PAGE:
It was during the second half of the nineteenth century that the Belarusian vernacular emerged as a mobilizing medium, and Kalinouski seized on this trend when he complained that:
"In our country, Fellows, they teach you in the schools only to read the Muscovite language for the purpose of turning you completely into Muscovites. ... You'll never hear a word in Polish, Lithuanian, or Bielarusian as the people want."
The 1863 uprising had social, religious, and cultural dimensions. Quite naturally, there were divisions between the right wing (the landed nobility) and the left wing (the radical bourgeoisie and peasants). Tsarist propaganda aiming at the peasantry, of which the government was wary, stressed the fact that the uprising was dominated by the gentry. Indeed, about 70 percent of the insurgents belonged to that class. However, many of them were in fact landless, and lived in towns. About 75 percent of the insurgents came from urban areas, and only 18 percent were peasants.
The uprising lasted until the late summer of 1863. Severe battles were fought throughout Belarus-especially in its western region, which was in closer cooperation with Poland. But the insurgents were no match for the 120,000-strong Russian elite troops, with whom nearly 260 encounters were fought, according to historian A. F. Smirnov. The Russians won in the majority of cases.
The uprising of 1863 provoked harsh punishment of its participants and sympathizers in the North-Western Province, which now constituted the General-Governorship of Vilnia. Governor-General Muravyov well deserved the nicknames of "hangman" and Russifier. According to tsarist official sources for Belarus and Lithuania, 128 people were executed and more than 12,000 exiled to Siberia. The Polish language was banned from official places. Belarus was inundated with teachers, priests, and landlords from Russia. Poles were prohibited from acquiring landed estates. And the bulk of money collected as penalties and contributions financed the construction of Orthodox churches and the support of priests.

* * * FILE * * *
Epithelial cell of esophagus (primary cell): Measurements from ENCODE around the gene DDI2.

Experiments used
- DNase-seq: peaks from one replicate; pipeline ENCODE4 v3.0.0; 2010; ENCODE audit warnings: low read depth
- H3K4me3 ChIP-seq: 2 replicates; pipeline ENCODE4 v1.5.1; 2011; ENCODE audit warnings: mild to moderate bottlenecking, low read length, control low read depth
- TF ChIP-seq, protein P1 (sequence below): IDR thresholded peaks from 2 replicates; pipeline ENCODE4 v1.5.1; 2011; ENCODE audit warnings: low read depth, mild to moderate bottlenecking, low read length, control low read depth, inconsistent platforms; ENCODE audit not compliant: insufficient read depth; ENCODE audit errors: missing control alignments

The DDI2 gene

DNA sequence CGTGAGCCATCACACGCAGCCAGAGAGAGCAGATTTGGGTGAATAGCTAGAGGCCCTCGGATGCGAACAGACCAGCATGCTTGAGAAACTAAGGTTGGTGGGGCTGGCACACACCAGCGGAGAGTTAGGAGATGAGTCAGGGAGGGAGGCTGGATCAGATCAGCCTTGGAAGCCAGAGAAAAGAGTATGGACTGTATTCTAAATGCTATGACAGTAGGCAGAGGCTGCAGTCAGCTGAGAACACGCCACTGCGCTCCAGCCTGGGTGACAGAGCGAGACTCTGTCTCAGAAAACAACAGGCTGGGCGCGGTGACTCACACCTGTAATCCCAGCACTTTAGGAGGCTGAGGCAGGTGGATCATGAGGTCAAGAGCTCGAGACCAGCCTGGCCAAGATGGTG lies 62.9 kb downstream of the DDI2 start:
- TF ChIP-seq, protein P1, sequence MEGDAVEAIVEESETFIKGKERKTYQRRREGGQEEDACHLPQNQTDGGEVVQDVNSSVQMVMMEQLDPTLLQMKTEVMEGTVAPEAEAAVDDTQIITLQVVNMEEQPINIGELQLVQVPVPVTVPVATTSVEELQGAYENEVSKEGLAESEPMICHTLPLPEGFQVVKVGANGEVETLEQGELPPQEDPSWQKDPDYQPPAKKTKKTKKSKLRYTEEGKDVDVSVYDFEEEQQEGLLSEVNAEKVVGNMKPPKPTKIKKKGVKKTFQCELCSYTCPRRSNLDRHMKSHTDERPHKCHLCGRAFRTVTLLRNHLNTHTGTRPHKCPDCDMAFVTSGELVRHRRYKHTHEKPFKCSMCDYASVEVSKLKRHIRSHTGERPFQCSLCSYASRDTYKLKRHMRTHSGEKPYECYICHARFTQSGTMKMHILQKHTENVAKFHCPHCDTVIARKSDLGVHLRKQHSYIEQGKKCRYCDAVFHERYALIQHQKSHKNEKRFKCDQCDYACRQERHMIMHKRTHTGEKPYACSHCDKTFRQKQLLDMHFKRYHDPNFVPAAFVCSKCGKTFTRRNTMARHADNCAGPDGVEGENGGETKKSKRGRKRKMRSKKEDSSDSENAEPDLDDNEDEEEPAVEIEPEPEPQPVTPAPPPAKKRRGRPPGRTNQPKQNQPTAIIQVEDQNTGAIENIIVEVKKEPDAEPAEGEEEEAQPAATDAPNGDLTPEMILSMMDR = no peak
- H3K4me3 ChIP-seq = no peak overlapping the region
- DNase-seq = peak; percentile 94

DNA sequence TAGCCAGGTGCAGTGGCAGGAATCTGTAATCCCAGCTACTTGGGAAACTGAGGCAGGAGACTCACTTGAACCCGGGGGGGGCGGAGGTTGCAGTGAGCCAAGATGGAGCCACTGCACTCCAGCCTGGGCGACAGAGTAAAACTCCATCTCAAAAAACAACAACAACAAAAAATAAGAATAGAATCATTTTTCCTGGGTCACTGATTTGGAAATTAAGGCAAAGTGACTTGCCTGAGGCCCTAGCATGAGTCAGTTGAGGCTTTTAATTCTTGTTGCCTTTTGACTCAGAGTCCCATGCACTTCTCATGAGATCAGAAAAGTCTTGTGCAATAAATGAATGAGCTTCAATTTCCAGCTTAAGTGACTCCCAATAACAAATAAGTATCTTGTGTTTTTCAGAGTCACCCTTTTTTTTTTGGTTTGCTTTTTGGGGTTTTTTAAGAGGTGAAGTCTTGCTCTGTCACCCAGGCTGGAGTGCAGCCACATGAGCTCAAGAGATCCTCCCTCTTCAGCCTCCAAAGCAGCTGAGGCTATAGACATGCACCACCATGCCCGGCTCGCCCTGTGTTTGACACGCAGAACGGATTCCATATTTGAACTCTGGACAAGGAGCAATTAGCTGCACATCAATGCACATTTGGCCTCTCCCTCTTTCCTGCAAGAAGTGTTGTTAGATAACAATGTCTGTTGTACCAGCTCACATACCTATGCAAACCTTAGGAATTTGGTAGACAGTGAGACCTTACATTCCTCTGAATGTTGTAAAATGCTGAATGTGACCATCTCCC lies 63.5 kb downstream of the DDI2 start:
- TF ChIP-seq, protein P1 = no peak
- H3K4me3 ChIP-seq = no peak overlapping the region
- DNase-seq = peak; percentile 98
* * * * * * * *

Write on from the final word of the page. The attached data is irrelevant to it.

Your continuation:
An ideological by-product of these developments was the birth of Belarusan nationalism, of which Kastus Kalinouski is considered the founding father. In his prison cell in Vilnia, before being hanged on March 22, 1864, Kalinouski wrote an impassioned plea to his people:
Accept, my People, in sincerity my last words for it is as if they were written from the
world beyond for your own welfare. There is no greater happiness on this earth,
brothers, than if a man has intellect and learning. Only then will he manage to live
in counsel and in plenty and only when he has prayed properly to God, will he
deserve Heaven, for once he has enriched his intellect with learning, he will develop his
affection and sincerely love all his kinsfolk. But just as day and night do not reign
together, so also true learning does not go together with Muscovite slavery. As long
as this lies over us, we shall have nothing. There will be no truth, no riches, no
learning whatsoever. They will only drive us like cattle not to our well-being, but
to our perdition.
This is why, my People, as soon as you learn that your brothers from near Warsaw are fighting for truth and freedom, don't you stay behind either, but, grabbing whatever you can-a scythe or an ax-go as an entire nation to fight for your human and national rights, for your faith, for your native country. For I say to you from beneath the gallows, my People, that only - then will you live happily, when no Muscovite remains over you.
Kalinouski's last letter "from beneath the gallows" has become a political credo of Belarusan nationalism.
References used in this file:
Jan Zaprudnik. Belarus At a Crossroads in History. Westview Press.1993
Ivan Kasiak. Byelorussia. Historical outline. Byelorussian Central Council. London. 1989
Jan Zaprudnik, Thomas E. Bird. Peasant's Truth, the Tocsin of the 1863 Uprising. In: Zapisy Belarusian Institute of Arts and Sciences. Vol. 14. New York, 1976